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The employers are still trying to sow division among university staff...

Academics' fight continues


The dispute in Britain's universities is entering an intense stage, with the employers seeking to sow division at every opportunity by focusing on whip-ping up student and parent opposition to the dispute rather than negotiating with the unions. The employers are also seeking to sow division between academic and administrative unions by falsely claiming that Unison is satisfied with the pay offer to administrators.

academic demo
Photo: Workers
On Monday 8 May Natfhe and the AUT rejected the long-awaited "final" pay offer from the university employers. The offer – only 3.5% for three years – fell far short of the claim (23% over three years) and was even less per year than the guaranteed funding increase of 5.8% that institutions in England will receive in the 2006/7 teaching and research grant.

Unions also pointed out that the offer utilised almost none of the new income from tuition fees for basic pay increases. An additional caveat included in the offer was for "institutions in severe financial difficulties to be able to defer full payment by up to 11 months".

Since the rejection of the offer some individual employers have issued threats to stop 100% of the pay Northumbria and Bournemouth Universities staff who are taking part in the action short of a strike by boycotting assessment.

A mass meeting at Northumbria has already voted to strike. Meanwhile in Scotland the Educational Institute of Scotland, which has not been involved in the action to date, has voted to ballot immediately on action short of strike.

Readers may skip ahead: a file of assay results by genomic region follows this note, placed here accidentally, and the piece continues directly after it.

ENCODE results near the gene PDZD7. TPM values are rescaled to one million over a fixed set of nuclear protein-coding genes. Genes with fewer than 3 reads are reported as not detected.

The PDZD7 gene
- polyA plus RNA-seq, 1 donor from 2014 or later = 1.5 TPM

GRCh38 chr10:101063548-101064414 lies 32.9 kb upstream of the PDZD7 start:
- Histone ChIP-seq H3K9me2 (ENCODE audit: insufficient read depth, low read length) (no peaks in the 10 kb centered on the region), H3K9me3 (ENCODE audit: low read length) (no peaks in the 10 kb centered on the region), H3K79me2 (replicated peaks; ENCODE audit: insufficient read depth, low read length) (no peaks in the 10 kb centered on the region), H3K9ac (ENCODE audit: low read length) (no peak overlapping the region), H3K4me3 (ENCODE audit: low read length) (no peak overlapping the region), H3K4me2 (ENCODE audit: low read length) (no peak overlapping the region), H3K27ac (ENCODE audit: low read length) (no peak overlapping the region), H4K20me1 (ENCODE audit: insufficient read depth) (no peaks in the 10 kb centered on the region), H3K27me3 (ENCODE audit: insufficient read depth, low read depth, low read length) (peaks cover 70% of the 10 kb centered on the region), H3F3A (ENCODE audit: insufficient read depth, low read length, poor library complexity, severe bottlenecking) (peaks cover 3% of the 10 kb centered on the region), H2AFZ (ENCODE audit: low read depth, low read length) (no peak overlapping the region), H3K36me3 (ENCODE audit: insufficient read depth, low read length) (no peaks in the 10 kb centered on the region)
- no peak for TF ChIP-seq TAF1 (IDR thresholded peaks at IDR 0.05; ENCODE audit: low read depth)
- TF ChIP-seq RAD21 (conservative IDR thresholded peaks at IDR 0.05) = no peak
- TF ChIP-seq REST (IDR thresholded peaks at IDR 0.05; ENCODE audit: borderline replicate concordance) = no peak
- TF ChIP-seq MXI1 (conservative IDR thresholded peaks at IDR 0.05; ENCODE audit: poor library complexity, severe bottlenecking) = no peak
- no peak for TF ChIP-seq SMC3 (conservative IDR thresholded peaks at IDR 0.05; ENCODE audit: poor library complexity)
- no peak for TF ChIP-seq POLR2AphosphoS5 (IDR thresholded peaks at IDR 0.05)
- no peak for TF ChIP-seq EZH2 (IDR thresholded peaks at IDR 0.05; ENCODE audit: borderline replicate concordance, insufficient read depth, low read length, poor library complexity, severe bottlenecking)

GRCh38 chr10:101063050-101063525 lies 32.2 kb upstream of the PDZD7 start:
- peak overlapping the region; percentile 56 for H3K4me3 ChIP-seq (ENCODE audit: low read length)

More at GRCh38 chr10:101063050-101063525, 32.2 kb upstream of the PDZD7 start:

The current struggle marks the mature emergence of the academics as a trade union. For too long they have almost apologised for being "privileged" to be academics; embarrassed to seek higher pay. Now, in keeping with their true position as the leading force in universities, they have taken the lead.

Paradoxically, the support staff, mainly in Unison and Amicus, who have spent years berating academics for not supporting pay struggles, are standing on the sidelines. Whatever the excuses, the fact is that the other staff groups are quite happy to allow the academics to fight and then claim any increase won because of the single pay spine.

Ethics aside, this is extremely foolish. A concerted effort is much more likely to prise some of the "new money" from fees out of the hands of the employer. Hopefully, a decision to join in will come before the new term starts in September.

• Unions at London Metropolitan University are balloting members on a vote of no confidence in the Vice Chancellor and the Director of Human Resources.

London Met was created in 2002, from the merger of the University of North London and Guildhall University, amid claims of future expansion, financial security and academic development. Now, less than four years later, the university is facing a projected deficit of at least £10.5 million and is going through a second round of voluntary redundancies with the imminent threat of compulsory redundancies to follow.

Natfhe and Unison have suggested that bonus payments and new appointments be suspended to head off the need for compulsory redundancies but this has been rejected. This from a Vice Chancellor on an annual salary of £214,000, one of the biggest in higher education, following an increase of 35% in the past three years!